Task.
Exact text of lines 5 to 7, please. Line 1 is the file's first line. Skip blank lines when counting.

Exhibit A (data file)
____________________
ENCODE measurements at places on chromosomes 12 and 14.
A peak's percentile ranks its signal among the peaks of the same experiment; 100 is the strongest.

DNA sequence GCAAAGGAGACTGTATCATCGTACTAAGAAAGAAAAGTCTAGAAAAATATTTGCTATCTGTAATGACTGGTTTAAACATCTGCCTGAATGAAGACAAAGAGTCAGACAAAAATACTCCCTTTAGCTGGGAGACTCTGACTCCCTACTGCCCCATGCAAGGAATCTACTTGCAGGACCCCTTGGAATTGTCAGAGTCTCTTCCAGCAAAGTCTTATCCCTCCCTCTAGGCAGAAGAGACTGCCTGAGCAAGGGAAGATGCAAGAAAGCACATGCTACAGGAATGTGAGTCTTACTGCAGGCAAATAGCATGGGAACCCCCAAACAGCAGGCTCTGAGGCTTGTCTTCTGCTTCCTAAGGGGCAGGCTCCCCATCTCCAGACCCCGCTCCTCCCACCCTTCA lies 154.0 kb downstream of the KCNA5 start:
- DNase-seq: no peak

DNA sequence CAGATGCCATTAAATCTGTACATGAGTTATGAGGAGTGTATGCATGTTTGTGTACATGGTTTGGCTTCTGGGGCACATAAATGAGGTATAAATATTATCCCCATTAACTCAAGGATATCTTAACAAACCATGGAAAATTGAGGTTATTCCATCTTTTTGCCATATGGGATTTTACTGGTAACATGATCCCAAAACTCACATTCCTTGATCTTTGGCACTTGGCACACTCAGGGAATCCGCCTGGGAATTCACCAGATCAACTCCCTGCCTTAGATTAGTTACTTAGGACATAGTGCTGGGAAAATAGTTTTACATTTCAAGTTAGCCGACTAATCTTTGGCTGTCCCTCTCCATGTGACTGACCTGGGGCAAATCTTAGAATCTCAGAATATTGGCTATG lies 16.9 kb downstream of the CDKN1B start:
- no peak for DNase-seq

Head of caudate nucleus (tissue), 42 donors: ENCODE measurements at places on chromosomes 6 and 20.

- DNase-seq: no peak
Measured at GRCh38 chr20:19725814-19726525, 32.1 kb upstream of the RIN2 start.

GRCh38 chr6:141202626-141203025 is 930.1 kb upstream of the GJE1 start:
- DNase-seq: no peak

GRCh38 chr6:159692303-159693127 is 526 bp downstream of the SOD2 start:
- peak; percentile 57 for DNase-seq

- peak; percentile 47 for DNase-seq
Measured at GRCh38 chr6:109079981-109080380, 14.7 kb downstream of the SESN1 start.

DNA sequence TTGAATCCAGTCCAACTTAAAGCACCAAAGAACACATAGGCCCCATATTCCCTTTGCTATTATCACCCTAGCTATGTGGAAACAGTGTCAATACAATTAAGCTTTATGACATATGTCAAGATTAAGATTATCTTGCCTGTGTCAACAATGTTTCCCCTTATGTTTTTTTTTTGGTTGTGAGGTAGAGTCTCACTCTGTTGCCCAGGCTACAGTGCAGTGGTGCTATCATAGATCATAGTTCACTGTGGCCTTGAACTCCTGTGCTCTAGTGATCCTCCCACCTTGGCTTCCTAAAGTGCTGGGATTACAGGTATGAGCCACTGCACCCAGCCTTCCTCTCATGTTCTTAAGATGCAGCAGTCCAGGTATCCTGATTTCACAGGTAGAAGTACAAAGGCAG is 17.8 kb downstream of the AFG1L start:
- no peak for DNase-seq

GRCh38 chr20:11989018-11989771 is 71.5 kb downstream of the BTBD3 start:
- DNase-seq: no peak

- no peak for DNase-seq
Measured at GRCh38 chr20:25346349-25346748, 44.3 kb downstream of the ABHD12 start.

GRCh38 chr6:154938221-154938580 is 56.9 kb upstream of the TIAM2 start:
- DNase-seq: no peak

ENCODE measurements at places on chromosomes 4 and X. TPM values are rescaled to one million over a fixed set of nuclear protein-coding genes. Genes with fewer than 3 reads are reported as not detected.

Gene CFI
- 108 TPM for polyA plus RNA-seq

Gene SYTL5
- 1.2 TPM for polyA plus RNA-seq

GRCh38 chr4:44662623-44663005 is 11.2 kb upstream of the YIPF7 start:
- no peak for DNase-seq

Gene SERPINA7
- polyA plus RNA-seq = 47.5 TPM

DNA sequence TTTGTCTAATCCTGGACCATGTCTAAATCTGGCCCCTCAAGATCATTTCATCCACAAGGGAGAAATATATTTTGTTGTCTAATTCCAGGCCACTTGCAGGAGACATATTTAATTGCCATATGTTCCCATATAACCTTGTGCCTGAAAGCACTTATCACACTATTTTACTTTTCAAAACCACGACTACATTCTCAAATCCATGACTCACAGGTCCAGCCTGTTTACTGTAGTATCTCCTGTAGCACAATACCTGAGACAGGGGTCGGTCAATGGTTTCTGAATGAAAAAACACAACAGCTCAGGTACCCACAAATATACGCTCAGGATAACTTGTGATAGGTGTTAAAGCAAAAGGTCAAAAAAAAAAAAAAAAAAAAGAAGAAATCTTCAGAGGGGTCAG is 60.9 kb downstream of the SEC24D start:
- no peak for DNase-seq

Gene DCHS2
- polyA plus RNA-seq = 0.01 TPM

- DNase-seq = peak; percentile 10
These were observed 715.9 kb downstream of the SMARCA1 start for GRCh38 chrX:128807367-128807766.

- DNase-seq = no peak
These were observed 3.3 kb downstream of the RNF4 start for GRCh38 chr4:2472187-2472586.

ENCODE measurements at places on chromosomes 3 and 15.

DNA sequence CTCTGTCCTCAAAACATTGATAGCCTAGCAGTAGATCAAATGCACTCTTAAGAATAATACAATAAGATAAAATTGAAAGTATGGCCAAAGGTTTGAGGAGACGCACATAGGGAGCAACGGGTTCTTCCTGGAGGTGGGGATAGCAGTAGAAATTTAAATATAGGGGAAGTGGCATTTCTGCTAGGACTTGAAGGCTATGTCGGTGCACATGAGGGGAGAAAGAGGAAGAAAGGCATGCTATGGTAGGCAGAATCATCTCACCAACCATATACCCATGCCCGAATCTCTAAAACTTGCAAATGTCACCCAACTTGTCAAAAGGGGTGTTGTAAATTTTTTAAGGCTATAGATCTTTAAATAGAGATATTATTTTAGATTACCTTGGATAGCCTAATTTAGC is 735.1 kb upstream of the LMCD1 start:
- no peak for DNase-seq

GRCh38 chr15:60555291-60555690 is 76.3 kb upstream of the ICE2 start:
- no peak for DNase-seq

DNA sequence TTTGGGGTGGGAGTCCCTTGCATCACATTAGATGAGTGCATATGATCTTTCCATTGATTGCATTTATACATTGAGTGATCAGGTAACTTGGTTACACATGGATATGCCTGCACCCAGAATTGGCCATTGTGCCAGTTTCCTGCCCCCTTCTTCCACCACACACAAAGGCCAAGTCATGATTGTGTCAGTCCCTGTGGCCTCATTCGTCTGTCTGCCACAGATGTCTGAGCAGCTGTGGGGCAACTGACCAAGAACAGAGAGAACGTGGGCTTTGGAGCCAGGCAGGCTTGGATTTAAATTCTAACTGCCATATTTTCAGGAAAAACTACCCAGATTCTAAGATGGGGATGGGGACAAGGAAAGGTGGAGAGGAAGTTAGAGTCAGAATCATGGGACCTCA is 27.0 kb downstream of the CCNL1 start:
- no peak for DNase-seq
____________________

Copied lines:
DNA sequence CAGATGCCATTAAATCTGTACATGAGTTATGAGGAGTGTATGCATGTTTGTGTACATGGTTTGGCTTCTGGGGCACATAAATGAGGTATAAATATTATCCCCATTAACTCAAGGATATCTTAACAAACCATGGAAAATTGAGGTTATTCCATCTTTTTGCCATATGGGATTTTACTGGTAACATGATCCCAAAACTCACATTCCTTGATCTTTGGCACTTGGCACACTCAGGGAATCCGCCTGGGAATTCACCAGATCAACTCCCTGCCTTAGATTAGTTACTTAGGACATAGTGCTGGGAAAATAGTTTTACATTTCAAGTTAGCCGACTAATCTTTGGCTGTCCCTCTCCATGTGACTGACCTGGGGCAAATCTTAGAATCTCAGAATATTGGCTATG lies 16.9 kb downstream of the CDKN1B start:
- no peak for DNase-seq

Head of caudate nucleus (tissue), 42 donors: ENCODE measurements at places on chromosomes 6 and 20.